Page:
Writing dialogue is a time consuming process. It has numerous tricky rules. Now that you know all the peculiarities of dialogue writing, such as dialogue tags, em dashes, quotation marks, it will not be a challenge for you to write dialogue. However, if you are not sure you can do it the right way, you may try writing assistance. Professional writers will help you save time and receive high grades.

Before you start writing an essay, it is essential to know your goal and what thoughts you want to deliver to your reader. An essay outline serves as a skeleton of the paper you are going to write. It can be a bit more complicated to develop a well-written essay if you have no structure to follow. Y...

Students face the necessity to write lots of essays. Balanced paragraph and topic sentences are an inevitable part of any good paper. They express the main idea of a paragraph, informing the reader what it is about, and help make the paper coherent. Good topic sentences have some compulsory elements...

Writing a thesis statement may seem to be an impossible task at first. There’s a good reason for that! It may not be simple to convey the idea of the whole essay in one or a couple of sentences. But no worries! With the right guidance, it can be done easily. With practice, it will become as easy as ...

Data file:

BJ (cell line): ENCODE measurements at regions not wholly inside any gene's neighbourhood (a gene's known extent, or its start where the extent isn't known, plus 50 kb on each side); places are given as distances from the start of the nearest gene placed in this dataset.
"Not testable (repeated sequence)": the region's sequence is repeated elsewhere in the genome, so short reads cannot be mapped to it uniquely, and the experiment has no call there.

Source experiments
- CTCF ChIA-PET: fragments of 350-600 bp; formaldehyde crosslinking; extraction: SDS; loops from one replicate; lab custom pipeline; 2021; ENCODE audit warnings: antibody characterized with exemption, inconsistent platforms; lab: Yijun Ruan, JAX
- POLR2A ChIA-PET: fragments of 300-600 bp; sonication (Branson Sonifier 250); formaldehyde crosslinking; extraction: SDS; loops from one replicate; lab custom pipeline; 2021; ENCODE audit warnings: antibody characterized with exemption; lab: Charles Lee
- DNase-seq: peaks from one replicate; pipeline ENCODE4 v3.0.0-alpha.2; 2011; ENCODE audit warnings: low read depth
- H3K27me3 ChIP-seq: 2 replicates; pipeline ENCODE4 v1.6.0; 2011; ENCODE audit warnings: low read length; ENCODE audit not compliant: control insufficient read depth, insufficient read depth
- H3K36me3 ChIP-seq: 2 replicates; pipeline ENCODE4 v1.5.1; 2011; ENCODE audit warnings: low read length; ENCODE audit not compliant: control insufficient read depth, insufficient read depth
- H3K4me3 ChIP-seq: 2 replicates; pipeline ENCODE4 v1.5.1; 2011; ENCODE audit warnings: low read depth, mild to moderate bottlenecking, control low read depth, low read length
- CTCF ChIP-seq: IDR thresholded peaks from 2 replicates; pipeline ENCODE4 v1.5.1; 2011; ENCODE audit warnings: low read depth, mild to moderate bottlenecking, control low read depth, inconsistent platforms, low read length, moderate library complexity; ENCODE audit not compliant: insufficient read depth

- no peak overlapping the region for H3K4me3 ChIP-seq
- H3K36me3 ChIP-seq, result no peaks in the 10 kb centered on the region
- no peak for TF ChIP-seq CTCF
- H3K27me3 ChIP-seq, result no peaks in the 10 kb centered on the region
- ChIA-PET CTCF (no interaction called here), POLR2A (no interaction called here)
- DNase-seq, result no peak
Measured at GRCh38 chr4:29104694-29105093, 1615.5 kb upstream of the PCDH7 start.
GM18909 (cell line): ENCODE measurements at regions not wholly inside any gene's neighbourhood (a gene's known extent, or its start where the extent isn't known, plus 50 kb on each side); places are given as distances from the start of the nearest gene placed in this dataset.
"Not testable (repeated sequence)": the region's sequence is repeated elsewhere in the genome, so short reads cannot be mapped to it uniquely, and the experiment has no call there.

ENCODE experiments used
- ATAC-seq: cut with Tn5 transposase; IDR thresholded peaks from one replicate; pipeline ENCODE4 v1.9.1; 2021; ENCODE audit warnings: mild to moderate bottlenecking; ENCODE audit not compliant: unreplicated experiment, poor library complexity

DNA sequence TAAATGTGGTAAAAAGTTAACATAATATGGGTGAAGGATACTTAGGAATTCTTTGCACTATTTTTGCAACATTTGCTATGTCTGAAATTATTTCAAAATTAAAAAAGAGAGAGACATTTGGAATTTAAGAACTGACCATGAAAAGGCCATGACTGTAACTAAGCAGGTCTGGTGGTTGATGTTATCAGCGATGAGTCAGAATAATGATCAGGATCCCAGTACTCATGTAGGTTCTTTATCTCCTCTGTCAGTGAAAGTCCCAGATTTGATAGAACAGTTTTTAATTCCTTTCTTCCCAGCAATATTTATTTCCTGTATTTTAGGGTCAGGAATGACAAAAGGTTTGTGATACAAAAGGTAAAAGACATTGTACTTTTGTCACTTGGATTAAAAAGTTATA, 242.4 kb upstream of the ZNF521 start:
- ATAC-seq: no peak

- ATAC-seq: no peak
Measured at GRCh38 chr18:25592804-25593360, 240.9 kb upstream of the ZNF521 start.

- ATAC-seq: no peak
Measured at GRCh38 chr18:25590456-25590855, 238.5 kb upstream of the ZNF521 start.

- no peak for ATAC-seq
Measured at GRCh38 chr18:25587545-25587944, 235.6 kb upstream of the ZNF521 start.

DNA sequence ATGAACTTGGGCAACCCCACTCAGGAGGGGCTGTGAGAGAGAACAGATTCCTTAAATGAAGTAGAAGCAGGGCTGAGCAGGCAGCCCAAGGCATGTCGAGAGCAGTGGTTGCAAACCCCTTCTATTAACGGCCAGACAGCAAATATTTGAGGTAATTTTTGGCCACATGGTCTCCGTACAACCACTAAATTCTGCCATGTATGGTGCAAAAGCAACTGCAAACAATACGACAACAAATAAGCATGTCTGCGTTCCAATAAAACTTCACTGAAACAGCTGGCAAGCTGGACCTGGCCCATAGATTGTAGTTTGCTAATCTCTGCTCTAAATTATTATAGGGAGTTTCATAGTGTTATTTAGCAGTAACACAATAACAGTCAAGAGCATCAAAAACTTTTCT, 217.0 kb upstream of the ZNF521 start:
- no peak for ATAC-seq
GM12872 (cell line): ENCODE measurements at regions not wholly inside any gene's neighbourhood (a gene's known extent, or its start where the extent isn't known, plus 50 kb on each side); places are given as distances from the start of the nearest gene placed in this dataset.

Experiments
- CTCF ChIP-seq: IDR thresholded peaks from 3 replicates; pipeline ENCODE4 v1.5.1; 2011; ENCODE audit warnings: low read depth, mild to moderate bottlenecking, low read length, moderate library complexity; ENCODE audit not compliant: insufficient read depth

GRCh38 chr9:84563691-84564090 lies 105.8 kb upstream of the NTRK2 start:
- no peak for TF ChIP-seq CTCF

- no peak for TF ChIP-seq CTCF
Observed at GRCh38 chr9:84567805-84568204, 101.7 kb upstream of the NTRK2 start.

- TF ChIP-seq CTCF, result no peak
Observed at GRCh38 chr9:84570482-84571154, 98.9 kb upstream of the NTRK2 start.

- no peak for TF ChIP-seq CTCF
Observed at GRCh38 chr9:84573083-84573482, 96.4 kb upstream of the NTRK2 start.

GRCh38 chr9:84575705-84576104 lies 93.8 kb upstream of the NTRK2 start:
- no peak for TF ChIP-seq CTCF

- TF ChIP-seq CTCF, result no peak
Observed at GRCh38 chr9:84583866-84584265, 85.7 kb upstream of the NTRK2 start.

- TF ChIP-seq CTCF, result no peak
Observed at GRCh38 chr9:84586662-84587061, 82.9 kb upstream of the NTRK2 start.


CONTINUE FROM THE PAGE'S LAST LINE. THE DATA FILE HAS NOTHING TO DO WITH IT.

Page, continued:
How to Write Dialogue in an Essay

How to Write Dialogue in an Essay

All writers know about the power of dialogue. There is no way to avoid such a literature tool in your books, articles, and other types of content. That’s why a skill to write awesome dialogues is essential for successful students.

Dialogue: When and why to Use it

Dialogue is an essential technique that helps writers demonstrate relationships between 2 and more characters in books, articles, or other types of texts. This literature device is useful for different genres of content and has no limitations. If you need to depict a direct speech of people you can use dialogue in your academic papers too.